|5||Muzaffarnagar, Uttar Pradesh|
|6||Greater Noida, Uttar Pradesh|
|7||Karol Bagh, Delhi|
|10||Hosur, Tamil Nadu|
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Unhealthy for Sensitive Groups
|Air pollution level||Air quality index||Main pollutant|
|Unhealthy for Sensitive Groups|| 124 US AQI||PM2.5|
|PM2.5|| 45 µg/m³|
PM2.5 concentration in Chandigarh air is currently 4 times above WHO exposure recommendation
|Sunday, Jun 20|
Moderate 69 US AQI
|Monday, Jun 21|
Moderate 89 US AQI
|Tuesday, Jun 22|
Unhealthy for Sensitive Groups 111 US AQI
Unhealthy for Sensitive Groups 123 US AQI
|Thursday, Jun 24|
Unhealthy for Sensitive Groups 109 US AQI
|Friday, Jun 25|
Unhealthy for Sensitive Groups 130 US AQI
|Saturday, Jun 26|
Unhealthy for Sensitive Groups 123 US AQI
|Sunday, Jun 27|
Unhealthy for Sensitive Groups 114 US AQI
|Monday, Jun 28|
Unhealthy for Sensitive Groups 126 US AQI
|Tuesday, Jun 29|
Unhealthy for Sensitive Groups 125 US AQI
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Chandigarh is a city that has a special role in its location, being the capital of both the Punjab and Haryana states. It finds itself located some 260km away from the capital of India, New Delhi, and has a significant history of growth and development during the times of India's independence.
It counts itself as one of several planned cities in in India, famous for its urban architecture and design. It is considered to be one of the wealthier cities in the country, with a majority of its workforce and economy centered around government based jobs, as well as having some prominence on the global stage as a hub for the IT field, hosting several multinational corporations.
Regarding its levels of pollution, despite being considered as a city with a good quality of life and income, the PM2.5 readings show that the air quality is not on such a positive side, with a yearly average of 52.6 μg/m³ having been recorded over 2019. This reading put Chandigarh into the upper echelons of the ‘unhealthy for sensitive groups’ bracket, one which requires a PM2.5 reading of anywhere between 35.5 to 55.4 μg/m³ to be classified as such.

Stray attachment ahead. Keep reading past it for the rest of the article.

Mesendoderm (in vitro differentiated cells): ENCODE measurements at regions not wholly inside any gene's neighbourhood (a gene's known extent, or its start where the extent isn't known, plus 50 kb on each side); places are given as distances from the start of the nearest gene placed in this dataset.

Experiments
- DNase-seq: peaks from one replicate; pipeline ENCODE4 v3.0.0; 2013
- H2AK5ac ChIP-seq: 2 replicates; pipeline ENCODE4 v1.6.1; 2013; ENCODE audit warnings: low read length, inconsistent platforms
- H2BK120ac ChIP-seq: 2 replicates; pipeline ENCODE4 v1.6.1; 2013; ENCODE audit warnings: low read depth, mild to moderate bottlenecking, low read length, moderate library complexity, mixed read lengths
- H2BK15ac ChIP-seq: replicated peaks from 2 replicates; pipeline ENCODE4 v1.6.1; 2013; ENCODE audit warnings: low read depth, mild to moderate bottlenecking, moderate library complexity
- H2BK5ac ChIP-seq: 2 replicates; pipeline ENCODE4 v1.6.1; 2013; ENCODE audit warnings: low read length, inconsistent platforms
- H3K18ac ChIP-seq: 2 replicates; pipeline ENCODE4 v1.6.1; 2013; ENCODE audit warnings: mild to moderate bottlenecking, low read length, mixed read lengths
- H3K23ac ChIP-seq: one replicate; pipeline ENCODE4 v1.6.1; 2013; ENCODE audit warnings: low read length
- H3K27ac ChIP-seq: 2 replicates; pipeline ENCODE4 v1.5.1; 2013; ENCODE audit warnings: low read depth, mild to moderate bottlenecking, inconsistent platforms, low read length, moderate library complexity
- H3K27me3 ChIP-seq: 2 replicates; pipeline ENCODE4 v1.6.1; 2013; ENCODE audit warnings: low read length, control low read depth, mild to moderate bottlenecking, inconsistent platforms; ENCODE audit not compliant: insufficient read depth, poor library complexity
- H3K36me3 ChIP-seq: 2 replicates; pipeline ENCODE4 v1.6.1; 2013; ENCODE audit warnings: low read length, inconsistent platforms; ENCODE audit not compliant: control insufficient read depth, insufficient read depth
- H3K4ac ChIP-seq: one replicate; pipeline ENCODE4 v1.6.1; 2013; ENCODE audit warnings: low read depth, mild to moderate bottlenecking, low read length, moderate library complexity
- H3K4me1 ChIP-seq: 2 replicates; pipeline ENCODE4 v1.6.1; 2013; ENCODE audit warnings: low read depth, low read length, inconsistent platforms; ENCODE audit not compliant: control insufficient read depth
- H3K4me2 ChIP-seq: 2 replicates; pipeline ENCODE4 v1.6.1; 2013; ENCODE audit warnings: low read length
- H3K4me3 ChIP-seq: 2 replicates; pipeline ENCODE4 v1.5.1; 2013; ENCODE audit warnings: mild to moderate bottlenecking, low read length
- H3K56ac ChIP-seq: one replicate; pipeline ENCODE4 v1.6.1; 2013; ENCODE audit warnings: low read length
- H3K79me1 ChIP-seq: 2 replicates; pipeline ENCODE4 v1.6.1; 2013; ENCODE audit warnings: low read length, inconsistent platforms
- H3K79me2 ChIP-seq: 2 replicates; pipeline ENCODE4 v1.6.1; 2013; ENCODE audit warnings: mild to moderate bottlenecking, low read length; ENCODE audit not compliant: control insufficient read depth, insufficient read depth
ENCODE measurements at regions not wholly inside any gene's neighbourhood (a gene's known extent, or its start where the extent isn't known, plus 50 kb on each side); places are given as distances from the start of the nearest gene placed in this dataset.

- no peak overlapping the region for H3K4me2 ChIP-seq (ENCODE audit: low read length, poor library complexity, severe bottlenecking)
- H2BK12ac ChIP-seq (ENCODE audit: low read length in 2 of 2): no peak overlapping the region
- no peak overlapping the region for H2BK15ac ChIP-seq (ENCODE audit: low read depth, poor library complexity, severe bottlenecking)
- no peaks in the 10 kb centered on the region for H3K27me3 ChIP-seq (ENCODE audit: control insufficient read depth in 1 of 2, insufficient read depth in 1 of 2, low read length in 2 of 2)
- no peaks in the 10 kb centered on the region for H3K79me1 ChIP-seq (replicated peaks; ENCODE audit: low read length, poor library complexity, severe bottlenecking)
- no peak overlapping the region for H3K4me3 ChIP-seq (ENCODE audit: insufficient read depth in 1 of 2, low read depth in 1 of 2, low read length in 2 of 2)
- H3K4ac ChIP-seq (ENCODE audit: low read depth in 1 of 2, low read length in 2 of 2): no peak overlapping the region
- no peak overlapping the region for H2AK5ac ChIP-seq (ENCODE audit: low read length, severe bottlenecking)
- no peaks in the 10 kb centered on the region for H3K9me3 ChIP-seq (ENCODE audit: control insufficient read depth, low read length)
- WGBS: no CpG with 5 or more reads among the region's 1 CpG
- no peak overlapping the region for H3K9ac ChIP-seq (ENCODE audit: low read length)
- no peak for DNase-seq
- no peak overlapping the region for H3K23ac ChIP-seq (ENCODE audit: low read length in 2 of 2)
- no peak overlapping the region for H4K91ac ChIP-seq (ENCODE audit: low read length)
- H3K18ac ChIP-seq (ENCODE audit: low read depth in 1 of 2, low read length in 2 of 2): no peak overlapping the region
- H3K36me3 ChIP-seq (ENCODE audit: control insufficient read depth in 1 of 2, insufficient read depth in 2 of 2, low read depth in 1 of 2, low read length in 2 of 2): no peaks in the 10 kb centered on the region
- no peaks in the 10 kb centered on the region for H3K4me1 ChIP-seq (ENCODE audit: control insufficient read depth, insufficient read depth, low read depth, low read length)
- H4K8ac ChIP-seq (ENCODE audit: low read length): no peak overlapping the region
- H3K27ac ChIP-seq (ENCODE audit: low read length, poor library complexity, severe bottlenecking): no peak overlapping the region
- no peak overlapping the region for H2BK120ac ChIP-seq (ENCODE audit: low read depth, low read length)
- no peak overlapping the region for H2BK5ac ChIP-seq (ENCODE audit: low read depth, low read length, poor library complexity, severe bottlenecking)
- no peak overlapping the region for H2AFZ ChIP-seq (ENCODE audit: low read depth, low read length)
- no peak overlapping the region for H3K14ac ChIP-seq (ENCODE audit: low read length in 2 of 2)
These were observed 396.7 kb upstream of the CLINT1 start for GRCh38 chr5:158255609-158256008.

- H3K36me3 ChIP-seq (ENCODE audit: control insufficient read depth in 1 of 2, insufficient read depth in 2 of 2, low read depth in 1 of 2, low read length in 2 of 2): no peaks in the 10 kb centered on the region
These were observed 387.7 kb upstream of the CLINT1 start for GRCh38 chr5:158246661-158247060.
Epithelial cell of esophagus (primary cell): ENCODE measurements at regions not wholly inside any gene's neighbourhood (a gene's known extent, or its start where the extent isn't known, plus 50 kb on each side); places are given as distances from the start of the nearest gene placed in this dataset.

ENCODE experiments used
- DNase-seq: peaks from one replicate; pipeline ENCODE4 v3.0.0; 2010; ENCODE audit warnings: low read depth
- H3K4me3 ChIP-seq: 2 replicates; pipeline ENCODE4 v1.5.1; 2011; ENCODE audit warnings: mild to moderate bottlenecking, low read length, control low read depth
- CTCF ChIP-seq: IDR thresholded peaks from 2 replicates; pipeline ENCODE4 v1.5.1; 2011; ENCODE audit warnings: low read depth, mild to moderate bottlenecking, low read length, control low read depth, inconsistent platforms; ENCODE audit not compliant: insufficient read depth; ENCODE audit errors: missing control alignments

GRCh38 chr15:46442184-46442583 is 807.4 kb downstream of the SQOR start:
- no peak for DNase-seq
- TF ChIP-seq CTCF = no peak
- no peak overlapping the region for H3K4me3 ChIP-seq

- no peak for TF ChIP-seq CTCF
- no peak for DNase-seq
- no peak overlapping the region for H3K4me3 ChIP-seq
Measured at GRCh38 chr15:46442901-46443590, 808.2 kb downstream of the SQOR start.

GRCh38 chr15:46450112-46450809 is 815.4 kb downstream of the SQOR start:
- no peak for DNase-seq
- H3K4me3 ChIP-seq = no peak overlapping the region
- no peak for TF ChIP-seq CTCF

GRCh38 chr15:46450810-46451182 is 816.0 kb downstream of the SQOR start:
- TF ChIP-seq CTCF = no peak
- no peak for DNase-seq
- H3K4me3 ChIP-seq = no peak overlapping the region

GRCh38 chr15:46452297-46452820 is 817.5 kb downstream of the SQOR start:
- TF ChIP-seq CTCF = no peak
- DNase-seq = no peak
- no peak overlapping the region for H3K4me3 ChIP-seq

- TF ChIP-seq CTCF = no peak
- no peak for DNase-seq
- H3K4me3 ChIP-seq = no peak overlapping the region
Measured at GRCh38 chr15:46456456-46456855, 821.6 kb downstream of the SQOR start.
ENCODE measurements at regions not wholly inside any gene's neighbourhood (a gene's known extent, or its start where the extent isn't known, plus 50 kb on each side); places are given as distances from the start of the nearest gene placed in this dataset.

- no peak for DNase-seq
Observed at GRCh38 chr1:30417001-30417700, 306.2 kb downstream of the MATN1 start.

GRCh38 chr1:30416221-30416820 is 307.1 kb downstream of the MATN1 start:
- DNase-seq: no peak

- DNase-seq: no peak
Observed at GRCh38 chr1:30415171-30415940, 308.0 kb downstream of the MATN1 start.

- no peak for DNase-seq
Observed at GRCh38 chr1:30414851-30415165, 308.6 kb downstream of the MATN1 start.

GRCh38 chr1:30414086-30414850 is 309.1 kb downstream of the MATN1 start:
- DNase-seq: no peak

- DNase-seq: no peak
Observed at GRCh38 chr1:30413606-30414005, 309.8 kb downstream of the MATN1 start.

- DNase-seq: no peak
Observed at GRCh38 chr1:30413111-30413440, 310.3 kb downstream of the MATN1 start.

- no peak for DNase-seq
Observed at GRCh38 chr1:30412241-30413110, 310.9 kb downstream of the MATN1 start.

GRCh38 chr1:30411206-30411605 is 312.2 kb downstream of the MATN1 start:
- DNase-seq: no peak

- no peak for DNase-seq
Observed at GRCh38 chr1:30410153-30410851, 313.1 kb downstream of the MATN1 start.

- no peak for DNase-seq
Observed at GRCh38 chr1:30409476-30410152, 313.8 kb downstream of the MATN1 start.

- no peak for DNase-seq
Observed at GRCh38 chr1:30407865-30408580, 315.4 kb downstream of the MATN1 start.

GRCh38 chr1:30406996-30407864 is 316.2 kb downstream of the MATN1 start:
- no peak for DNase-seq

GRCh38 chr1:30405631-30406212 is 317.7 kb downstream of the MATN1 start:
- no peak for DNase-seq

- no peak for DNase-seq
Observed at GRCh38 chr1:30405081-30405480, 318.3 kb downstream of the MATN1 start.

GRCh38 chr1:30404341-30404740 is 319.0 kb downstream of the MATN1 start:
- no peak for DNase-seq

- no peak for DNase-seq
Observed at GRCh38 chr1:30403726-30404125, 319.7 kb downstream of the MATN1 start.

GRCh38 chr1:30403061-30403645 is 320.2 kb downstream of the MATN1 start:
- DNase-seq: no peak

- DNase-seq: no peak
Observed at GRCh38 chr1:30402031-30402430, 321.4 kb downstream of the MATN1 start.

From this, one can see that with an increase of only a few units, it would move up into the ‘unhealthy’ ratings bracket (55.5 to 150.4 μg/m³ required for classification). This is an indicator that the air quality is not only detrimental to sensitive groups, but could have outright dangerous consequences for many portions of the population who are subject to breathing its air year round.
This reading of 52.6 μg/m³ placed Chandigarh into 111th place out of all cities ranked worldwide, as well as 40th place in all cities ranked in India, showing that poor air quality is prevalent in the city and has much room for improvement.
As with many cities in India, Chandigarh would have multiple heavy sources of pollution, many of the piling on top of each other to create the compounding effect that sees such elevated levels of PM2.5, pm10 and other air contaminants in the atmosphere year round.
One of these causes would be the ever present vehicular emissions, with fumes from many personal vehicles such as cars and motorbikes creating vast clouds of haze that can permeate the air in areas that see high volumes of traffic, pushing out large amounts of pollutants such as nitrogen dioxide (NO2) and sulfur dioxide (SO2) into the atmosphere.
Besides the use of personal vehicles, heavy duty ones such as buses, trucks and lorries also inhabit the roads, putting out far more pollution due to their size and often running on diesel fuels, or other unclean fuel sources (leaded fuels, fuels not subject to strict quality control and so on).